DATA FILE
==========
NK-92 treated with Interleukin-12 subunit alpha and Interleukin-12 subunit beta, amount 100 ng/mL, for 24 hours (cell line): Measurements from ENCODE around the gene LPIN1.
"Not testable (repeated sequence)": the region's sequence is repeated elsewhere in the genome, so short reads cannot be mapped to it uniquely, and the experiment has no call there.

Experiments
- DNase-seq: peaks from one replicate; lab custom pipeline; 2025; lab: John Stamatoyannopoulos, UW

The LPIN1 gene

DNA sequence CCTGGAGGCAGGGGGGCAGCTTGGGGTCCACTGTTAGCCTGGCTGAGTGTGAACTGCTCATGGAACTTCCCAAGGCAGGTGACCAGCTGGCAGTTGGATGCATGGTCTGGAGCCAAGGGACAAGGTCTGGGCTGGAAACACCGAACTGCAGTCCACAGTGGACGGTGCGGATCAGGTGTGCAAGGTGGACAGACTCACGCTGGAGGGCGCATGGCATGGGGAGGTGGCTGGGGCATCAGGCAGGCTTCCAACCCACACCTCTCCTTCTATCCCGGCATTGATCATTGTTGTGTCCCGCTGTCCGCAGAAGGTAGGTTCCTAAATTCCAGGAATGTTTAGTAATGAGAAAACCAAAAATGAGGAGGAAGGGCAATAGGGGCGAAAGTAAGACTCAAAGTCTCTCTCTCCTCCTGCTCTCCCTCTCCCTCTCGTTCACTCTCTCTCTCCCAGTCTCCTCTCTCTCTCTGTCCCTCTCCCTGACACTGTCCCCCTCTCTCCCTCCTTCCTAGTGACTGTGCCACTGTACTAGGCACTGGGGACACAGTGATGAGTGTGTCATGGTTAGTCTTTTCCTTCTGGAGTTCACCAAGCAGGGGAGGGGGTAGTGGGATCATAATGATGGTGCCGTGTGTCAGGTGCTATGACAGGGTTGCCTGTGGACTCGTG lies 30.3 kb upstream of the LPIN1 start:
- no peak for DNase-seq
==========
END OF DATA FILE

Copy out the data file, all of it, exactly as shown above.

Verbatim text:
NK-92 treated with Interleukin-12 subunit alpha and Interleukin-12 subunit beta, amount 100 ng/mL, for 24 hours (cell line): Measurements from ENCODE around the gene LPIN1.
"Not testable (repeated sequence)": the region's sequence is repeated elsewhere in the genome, so short reads cannot be mapped to it uniquely, and the experiment has no call there.

Experiments
- DNase-seq: peaks from one replicate; lab custom pipeline; 2025; lab: John Stamatoyannopoulos, UW

The LPIN1 gene

DNA sequence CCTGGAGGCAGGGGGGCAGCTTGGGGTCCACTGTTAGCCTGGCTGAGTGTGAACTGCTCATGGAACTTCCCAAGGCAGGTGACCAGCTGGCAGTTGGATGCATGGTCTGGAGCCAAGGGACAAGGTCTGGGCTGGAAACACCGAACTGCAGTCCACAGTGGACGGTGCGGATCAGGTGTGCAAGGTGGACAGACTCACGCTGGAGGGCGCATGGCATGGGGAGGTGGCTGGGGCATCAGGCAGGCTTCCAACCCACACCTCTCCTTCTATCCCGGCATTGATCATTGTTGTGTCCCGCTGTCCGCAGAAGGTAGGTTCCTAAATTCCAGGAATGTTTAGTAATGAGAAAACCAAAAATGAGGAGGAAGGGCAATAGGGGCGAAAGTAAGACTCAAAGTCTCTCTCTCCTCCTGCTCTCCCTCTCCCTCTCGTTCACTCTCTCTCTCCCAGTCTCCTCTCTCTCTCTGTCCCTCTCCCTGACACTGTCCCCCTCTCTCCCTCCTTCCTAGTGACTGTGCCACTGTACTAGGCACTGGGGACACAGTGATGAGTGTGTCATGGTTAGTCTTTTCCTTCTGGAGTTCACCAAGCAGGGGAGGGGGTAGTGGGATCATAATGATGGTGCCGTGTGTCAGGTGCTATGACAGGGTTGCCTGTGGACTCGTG lies 30.3 kb upstream of the LPIN1 start:
- no peak for DNase-seq